Congratulations to SpaceX CEO Elon Musk for today’s historic launch of the Falcon 9 rocket carrying a Dragon spacecraft from Cape Canaveral in the initial stage of the effort to become the first commercial company to send a spacecraft -- packed with supplies -- to the International Space Station.
More kudos to Musk for the big shout-out that he gave NASA during today’s press conference, a media event largely focused on SpaceX’s grand achievement. He said:
“I would like to start off by saying what a tremendous honor it has been to work with NASA. And to acknowledge the fact that we could not have started SpaceX, nor could we have reached this point without the help of NASA. It’s really been an honor to work with such great people.”
That’s a class act.
NASA maintained the positive PR vibe.
Administrator Charles Bolden congratulated SpaceX for the successful launch and the NASA team that made it possible to begin “a new era in exploration, a private company has launched a spacecraft to the International Space Station that will attempt to dock there for the first time. Though there’s a lot of work ahead to successfully complete this mission, we are off to a good start.”
John Holdren, assistant to the president for science and technology, called the launch a “new era in American spaceflight.” He continued: “I could not be more proud of our NASA and SpaceX scientists and engineers, and I look forward to following this and many more missions like it.”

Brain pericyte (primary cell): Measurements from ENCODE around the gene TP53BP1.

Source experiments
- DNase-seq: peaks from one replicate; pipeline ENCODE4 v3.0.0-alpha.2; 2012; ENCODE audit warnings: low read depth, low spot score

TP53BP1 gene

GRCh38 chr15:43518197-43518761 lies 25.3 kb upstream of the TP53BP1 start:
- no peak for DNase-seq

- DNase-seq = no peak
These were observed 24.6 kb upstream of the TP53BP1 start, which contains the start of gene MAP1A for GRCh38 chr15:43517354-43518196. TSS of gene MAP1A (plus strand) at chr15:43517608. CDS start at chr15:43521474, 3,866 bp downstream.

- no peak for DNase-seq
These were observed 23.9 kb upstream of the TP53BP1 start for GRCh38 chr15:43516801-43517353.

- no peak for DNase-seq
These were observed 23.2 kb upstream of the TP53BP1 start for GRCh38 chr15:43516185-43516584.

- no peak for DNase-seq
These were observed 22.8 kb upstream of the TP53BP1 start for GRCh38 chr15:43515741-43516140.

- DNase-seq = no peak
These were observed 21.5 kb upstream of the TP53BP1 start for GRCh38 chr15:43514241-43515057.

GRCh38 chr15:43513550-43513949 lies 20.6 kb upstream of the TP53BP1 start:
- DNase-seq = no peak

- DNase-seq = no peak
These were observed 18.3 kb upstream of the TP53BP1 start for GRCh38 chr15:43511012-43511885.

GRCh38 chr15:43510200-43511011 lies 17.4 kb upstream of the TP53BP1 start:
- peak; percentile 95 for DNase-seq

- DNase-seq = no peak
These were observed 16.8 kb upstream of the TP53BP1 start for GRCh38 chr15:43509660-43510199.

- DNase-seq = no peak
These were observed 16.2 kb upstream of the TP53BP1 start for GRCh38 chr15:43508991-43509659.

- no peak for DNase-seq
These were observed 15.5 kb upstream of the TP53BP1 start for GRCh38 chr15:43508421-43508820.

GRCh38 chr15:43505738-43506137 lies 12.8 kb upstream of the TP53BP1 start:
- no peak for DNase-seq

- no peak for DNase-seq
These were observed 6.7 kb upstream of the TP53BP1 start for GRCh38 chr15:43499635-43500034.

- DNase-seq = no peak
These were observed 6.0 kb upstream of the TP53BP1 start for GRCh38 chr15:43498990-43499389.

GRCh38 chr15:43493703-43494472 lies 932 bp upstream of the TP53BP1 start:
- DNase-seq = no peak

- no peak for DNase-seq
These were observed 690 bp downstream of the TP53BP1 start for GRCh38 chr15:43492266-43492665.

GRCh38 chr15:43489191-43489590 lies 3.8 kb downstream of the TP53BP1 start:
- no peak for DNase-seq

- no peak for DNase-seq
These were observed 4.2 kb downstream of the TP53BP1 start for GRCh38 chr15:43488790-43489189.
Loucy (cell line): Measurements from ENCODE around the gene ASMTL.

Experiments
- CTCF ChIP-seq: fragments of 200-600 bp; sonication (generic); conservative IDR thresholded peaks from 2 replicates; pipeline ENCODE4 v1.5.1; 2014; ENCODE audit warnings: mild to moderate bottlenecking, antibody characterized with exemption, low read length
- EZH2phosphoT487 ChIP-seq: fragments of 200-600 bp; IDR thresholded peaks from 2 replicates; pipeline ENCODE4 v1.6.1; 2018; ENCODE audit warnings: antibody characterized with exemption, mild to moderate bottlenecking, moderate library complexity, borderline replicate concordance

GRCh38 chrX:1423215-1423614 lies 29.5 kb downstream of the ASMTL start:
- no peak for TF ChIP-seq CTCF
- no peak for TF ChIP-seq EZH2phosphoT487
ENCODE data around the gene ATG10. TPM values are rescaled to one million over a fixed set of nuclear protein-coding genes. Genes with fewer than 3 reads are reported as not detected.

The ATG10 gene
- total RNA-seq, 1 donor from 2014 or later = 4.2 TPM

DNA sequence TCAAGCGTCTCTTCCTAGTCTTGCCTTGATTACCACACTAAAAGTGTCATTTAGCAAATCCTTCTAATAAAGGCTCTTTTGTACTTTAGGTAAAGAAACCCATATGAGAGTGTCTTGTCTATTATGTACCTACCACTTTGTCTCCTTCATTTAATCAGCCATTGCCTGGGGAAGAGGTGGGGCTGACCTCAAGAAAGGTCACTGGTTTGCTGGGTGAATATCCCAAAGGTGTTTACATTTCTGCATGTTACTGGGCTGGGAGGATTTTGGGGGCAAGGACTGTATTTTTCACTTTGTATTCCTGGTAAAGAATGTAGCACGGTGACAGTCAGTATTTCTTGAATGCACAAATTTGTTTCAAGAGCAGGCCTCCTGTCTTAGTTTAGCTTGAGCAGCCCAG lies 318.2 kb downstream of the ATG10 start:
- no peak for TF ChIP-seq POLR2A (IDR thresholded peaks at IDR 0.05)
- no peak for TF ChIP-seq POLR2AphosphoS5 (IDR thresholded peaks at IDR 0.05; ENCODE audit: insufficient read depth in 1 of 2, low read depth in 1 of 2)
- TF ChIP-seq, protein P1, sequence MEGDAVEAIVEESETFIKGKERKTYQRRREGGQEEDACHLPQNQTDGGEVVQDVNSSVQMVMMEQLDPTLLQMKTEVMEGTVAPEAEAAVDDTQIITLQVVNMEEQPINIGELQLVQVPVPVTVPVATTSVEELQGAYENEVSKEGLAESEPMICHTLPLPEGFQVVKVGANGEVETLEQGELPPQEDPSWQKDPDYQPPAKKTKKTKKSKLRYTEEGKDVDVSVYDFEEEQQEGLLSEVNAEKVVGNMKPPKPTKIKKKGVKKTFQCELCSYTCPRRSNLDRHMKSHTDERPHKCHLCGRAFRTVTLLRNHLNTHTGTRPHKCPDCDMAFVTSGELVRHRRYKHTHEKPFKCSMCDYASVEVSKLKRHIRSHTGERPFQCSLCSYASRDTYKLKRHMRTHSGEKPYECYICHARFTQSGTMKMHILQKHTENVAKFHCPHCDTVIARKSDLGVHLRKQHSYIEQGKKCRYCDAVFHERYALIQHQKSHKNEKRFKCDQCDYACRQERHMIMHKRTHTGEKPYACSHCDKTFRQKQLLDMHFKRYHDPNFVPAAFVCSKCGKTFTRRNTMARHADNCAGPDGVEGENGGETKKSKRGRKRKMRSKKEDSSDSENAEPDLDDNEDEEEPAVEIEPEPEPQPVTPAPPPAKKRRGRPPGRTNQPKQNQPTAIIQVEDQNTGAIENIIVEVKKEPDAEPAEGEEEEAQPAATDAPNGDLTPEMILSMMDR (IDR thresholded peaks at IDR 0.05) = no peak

The most challenging aspects of the mission are ahead. Beginning May 24, Dragon will begin a series of complicated tests and maneuvers to determine if it is able to approach the ISS to be captured by its robotic arm, a feat that requires extreme precision. If all goes well, Dragon will splash down in the Pacific on May 31 loaded with ISS cargo.
A PR sidebar to today’s launch: Falcon 9 blasted off with the ashes of Star Trek actor James Doohan. Those ashes with the remains of 307 other people are now orbiting the Earth.
Scotty has been beamed up for good -- or at least for another year before Falcon 9 falls back to Earth and is burned up during re-entry.